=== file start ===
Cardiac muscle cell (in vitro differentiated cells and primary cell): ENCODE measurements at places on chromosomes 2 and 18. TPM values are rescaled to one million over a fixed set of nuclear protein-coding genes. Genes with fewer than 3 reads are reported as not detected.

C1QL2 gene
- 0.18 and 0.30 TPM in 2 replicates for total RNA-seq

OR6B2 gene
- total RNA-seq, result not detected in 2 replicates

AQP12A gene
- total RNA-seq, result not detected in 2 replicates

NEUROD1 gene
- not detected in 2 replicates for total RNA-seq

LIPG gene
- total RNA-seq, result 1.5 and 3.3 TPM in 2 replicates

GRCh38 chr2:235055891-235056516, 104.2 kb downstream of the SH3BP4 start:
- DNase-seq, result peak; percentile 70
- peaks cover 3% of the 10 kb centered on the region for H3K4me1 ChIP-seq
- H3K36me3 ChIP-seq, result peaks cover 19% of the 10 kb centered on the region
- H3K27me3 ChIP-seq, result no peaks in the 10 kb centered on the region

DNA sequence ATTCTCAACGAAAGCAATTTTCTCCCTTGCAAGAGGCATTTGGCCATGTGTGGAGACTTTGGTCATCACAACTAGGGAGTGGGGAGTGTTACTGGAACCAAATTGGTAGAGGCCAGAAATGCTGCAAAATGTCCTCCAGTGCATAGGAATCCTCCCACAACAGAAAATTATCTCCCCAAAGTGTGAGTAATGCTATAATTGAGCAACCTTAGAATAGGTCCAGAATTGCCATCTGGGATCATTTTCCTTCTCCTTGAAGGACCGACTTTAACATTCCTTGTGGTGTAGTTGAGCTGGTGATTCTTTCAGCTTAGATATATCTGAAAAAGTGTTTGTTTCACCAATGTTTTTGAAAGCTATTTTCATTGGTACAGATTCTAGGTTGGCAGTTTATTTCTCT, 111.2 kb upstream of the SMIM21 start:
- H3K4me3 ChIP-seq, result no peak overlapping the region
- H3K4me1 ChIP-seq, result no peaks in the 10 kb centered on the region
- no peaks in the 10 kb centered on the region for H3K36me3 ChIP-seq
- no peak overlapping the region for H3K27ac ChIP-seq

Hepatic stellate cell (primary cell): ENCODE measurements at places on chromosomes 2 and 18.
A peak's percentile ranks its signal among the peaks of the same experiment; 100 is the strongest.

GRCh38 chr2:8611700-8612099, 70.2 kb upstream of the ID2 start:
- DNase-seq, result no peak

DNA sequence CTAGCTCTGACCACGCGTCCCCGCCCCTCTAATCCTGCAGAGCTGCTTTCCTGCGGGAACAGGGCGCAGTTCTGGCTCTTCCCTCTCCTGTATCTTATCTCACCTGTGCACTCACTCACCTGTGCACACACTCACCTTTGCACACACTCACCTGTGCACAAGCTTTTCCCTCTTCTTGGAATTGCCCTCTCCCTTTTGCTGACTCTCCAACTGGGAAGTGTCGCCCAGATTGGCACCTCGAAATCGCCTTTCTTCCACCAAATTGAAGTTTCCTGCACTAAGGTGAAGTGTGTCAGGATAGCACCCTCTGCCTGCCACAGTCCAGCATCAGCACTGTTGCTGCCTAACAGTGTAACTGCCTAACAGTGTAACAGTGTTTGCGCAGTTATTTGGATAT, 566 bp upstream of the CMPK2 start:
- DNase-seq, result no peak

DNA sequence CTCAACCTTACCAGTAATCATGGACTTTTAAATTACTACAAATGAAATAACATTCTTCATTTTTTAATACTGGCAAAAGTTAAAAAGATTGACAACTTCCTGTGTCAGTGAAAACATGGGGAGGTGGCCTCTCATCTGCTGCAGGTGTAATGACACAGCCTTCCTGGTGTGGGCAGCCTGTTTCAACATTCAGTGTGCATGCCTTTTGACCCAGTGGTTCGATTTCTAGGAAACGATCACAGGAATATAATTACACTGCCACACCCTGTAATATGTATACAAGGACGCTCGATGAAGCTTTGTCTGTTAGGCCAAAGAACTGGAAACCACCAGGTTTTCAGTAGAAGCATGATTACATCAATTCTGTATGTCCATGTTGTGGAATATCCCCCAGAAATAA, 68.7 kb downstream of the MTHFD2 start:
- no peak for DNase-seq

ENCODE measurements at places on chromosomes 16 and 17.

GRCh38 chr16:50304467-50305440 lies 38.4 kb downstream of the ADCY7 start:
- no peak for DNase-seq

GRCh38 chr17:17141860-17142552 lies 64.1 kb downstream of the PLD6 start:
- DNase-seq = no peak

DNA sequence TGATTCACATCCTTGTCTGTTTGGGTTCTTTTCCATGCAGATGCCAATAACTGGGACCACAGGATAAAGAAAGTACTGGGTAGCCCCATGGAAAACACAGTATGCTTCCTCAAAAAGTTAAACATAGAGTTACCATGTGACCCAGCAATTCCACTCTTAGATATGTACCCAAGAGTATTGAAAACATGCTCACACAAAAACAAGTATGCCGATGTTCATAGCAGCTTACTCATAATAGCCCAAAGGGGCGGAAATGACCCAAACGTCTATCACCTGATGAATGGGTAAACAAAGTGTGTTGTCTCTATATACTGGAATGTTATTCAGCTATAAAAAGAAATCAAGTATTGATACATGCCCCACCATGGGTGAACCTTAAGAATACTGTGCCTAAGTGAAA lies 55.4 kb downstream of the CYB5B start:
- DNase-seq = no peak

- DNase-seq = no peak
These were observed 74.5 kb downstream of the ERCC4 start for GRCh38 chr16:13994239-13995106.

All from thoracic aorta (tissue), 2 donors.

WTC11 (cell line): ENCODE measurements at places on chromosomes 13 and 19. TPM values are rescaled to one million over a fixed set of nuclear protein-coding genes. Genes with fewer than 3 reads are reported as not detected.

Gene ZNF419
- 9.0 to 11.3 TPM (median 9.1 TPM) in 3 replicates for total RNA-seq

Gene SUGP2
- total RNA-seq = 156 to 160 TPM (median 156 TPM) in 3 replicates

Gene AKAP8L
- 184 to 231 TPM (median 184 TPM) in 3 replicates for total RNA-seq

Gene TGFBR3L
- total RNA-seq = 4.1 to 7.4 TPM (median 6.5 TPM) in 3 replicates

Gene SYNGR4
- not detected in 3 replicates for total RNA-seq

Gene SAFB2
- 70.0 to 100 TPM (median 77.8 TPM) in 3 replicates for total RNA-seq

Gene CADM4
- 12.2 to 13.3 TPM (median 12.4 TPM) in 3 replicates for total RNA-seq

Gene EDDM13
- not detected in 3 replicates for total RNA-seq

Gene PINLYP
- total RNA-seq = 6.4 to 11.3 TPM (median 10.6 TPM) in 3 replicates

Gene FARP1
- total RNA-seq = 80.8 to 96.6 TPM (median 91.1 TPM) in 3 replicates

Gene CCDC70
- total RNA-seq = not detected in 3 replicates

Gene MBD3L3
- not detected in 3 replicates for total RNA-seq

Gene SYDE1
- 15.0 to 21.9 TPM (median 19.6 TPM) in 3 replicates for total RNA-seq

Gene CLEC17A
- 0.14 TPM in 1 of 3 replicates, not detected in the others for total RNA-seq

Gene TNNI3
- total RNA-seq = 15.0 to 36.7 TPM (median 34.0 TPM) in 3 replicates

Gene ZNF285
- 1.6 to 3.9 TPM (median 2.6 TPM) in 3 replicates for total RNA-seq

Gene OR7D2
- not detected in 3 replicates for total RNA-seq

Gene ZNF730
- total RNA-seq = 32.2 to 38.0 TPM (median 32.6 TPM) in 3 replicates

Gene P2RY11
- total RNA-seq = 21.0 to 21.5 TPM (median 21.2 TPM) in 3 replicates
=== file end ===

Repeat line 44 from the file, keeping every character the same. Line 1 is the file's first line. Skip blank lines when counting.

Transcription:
- total RNA-seq = 156 to 160 TPM (median 156 TPM) in 3 replicates